Truth or Dare

Pin it



B eware the teenage girl at the drugstore counter holding a fistful of cosmetics: She just might be the nymphomaniacal, self-esteem-challenged hostess of a rainbow party, those now-infamous group gatherings in which girls, each wearing a different shade of lipstick, give guys blowjobs, leaving a multicolored party favor on their respective penises. Oprah Winfrey introduced the concept to uninitiated adults on an episode that also defined “hoovering,” “booty calls” and “salad tossing.” On another special designed to enlighten clueless parents, Katie Couric proclaimed that “for several years, we’ve been hearing mind-bending stories of rampant oral sex among teens. ”
   Now there’s Paul Ruditis’ young-adult novel Rainbow Party, a self-described “cautionary tale.” Judging from the reviews on Amazon.com, scores of parents seem to agree with “Sane” from Spokane, Washington, who wrote, “A parent who buys this for a child should be jailed.” Then there’s the dad who says he doesn’t want his two sons “giving or getting oral sex when they’re teenagers. Or ever, for that matter.”
    Everyone can get into a tizzy if they want to, but here’s the thing: These parties might not even exist, at least not on any epidemic scale. We don’t know how many of the fifty girls interviewed for Oprah’s show had actually been to one. As a health writer and editor for a major teen magazine, I’ve interviewed hundreds of teenagers over the last three years, and none of them know anyone who has.
    “I wasn’t able to confirm any students that particularly participated in these parties,” admits Ruditis, who heard about them for the first time in a brainstorming meeting with editors at SimonPulse, the book’s publisher. The author, whose past books include TV tie-ins like Roswell Pop Quiz and The West Wing: The Official Companion, didn’t talk to any teenagers for the book. (And, fearful of right-wing backlash — he is “not a very political person” — he hasn’t spoken to any since). Instead, Ruditis’s research consisted of talking to “a lot of teachers . . . whose students have heard about these things, these parties.”

It was denounced as “smut for your teen.”

    In the novel, bad boy Hunter finds out about rainbow parties from an unnamed TV show. He convinces Gin, the quintessential Mean Girl and his occasional sex partner, to hold such an event at her house. For the next 250 pages, a dozen invitees struggle with peer pressure, libidos and stage fright as they decide whether or not to attend. Skye, who has lost her virginity to a cheating boyfriend, wants to prove she’s attractive. Inexperienced Rose, who has barely gone beyond kissing the boyfriend she’s been “dating” since fourth grade, idealizes the shindig as a Sex-and-the-City style bonding experience, noting that “there is something to be said about having other girls around for support.” In the meantime, Skye regularly pleasures Rod (yes, that’s his name). During one of their heated encounters, here’s what happens: "Skye’s bosom heaved. Her loins burned with desire. Waves of pleasure washed over her body, ready to crash to the shore."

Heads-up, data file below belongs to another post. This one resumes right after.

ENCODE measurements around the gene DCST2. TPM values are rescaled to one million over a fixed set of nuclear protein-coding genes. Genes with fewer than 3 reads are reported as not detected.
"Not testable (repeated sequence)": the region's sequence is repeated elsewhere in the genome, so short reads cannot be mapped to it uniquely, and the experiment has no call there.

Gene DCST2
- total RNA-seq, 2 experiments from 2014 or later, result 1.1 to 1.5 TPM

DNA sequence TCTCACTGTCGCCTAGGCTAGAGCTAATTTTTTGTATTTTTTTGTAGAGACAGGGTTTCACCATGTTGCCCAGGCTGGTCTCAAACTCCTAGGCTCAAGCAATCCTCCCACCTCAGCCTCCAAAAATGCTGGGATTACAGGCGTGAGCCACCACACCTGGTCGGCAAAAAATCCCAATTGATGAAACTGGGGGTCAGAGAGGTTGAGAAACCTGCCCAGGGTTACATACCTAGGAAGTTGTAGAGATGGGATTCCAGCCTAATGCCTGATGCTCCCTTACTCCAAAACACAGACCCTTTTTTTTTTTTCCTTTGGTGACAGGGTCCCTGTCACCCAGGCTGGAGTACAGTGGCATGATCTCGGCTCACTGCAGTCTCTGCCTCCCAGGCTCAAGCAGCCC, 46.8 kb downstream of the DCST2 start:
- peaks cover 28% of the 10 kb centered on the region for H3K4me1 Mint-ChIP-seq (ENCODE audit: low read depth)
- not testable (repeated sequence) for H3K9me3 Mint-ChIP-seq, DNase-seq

The hyperreality of all this teen fornication is just too much for conservatives to handle. In a much-blogged-about column, pundit Michelle Malkin (who admits she didn’t read the book) denounced it as “smut for your teen,” claiming it would inspire adolescents to throw rainbow parties of their own. She and her right-wing cronies relish this opportunity to fault “Godless Liberals … for removing decency and morality from the public square,” in the words of one Amazon reviewer. (They might be disappointed to know that lots of godless liberal parents would take equal issue with a book that opens with the lines “Gin took the slender shaft of the tube in her palm. She gave a

There’s something reprehensibly Reefer Madness about Rainbow Party.

gentle tug along the base and watched as the lipstick extended to its full length.”) But Malkin’s nightmare is unlikely to come true: even in the book, the big event never actually happens. A school-wide STD outbreak scares everyone straight, and our anti-heroine becomes a social pariah.
    YA books have been panned and banned forever — sure hasn’t hurt Judy Blume. Predictably, Rainbow Party‘s Amazon sales rank is climbing steadily, and it recently climbed into the top 100 on barnesandnoble.com. But what Ruditis calls his “mass-market approach” is a polite way of saying the book is filled with cloying descriptions and melodramatic clichés.
    Yet painful as it is to read — and there is something reprehensibly Reefer Madness about the way Rainbow Party was conceived — all the heavy-handed sentimentality is inadverently revealing. Ultimately, the book pulls a switcheroo on its own theme. Instead of revealing the empty depravity of today’s teens, Rainbow Party illustrates a fundamental flaw about both liberal and conservative sex education. For all their sexual bravado, most teenagers (like most adults?) are hopeless romantics. They believe, as Rainbow Party says, “Sex. It changed everything.”
   Back in the real world, one teen girl recently told me that she and her friends have oral sex with guys because they are “afraid of the emotional ramifications of regular sex.” In an effort to keep them pure, we’ve promised teens that losing their virginity will be the ultimate moment of their young lives. It’s a lot, perhaps too much, to live up to.  

To buy Rainbow Party, click here.

©2005 Kara Jesella and Nerve.com.